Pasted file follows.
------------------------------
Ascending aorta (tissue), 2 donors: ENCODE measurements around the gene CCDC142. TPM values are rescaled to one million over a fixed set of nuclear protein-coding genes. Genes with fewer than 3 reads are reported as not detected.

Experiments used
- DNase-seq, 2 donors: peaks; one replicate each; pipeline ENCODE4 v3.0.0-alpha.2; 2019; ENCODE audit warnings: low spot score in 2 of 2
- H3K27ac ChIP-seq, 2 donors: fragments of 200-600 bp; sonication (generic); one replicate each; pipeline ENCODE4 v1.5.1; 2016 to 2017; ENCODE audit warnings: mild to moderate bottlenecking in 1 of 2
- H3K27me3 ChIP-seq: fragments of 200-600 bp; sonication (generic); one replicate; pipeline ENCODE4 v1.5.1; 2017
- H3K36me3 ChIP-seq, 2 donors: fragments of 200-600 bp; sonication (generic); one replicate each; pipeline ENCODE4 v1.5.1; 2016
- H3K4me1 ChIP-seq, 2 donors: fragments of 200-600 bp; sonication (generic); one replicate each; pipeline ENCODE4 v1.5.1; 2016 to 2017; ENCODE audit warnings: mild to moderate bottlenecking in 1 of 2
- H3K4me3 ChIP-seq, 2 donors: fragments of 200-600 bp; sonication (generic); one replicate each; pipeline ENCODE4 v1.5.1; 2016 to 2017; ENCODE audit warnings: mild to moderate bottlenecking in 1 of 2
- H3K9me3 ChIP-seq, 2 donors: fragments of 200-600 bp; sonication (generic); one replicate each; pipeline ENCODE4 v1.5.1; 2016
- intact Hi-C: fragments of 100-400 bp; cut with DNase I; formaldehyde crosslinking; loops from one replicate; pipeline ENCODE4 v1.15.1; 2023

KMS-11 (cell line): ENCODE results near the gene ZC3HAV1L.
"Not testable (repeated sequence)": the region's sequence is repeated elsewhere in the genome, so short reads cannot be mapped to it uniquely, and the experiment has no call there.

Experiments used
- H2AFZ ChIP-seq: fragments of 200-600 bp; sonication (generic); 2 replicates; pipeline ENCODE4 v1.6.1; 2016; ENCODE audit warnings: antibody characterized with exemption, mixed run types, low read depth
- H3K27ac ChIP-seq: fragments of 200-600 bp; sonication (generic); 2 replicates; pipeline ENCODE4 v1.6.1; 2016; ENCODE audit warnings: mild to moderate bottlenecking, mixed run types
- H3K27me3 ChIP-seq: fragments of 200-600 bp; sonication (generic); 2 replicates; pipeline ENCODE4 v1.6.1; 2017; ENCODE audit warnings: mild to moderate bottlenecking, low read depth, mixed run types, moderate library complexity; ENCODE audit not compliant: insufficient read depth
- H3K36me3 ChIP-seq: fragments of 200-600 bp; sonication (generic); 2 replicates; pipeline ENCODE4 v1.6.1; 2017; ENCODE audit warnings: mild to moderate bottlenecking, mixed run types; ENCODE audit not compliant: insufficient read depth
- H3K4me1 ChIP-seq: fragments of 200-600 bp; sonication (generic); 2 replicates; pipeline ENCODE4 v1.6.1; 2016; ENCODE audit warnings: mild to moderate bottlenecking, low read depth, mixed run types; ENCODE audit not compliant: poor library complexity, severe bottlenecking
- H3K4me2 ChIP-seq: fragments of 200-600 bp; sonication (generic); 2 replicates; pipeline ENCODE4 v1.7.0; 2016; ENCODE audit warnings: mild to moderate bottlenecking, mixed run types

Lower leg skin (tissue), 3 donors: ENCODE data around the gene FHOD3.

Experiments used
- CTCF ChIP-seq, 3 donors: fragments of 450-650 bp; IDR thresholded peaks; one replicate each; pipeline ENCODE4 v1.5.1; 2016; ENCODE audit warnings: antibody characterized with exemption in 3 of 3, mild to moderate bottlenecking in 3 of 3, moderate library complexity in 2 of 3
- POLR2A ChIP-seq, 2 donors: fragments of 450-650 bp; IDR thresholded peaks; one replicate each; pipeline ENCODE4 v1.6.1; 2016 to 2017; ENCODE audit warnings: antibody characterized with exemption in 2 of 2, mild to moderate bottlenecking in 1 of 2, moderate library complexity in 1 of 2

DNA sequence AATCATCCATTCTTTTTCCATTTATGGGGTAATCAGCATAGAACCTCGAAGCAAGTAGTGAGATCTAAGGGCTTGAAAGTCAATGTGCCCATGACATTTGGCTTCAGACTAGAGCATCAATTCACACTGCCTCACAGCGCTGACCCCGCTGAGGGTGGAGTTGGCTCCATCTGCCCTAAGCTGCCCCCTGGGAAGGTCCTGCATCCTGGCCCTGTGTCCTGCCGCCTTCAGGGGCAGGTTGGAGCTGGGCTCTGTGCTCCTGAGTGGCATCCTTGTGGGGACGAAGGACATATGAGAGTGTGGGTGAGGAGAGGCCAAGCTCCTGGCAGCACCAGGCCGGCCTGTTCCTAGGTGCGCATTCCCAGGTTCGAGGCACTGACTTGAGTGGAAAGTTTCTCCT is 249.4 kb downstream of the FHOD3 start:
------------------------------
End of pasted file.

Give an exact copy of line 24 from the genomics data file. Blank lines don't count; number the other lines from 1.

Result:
DNA sequence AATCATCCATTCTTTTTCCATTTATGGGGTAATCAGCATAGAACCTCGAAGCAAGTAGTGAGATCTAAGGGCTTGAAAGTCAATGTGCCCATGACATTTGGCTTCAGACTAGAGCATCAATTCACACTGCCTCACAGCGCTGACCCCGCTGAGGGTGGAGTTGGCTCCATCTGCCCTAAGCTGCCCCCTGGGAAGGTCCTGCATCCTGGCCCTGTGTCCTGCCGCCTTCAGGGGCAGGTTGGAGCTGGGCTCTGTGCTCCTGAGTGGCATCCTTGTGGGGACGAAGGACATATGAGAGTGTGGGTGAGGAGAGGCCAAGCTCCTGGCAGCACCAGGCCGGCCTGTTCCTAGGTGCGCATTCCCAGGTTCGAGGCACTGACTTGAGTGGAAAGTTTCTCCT is 249.4 kb downstream of the FHOD3 start: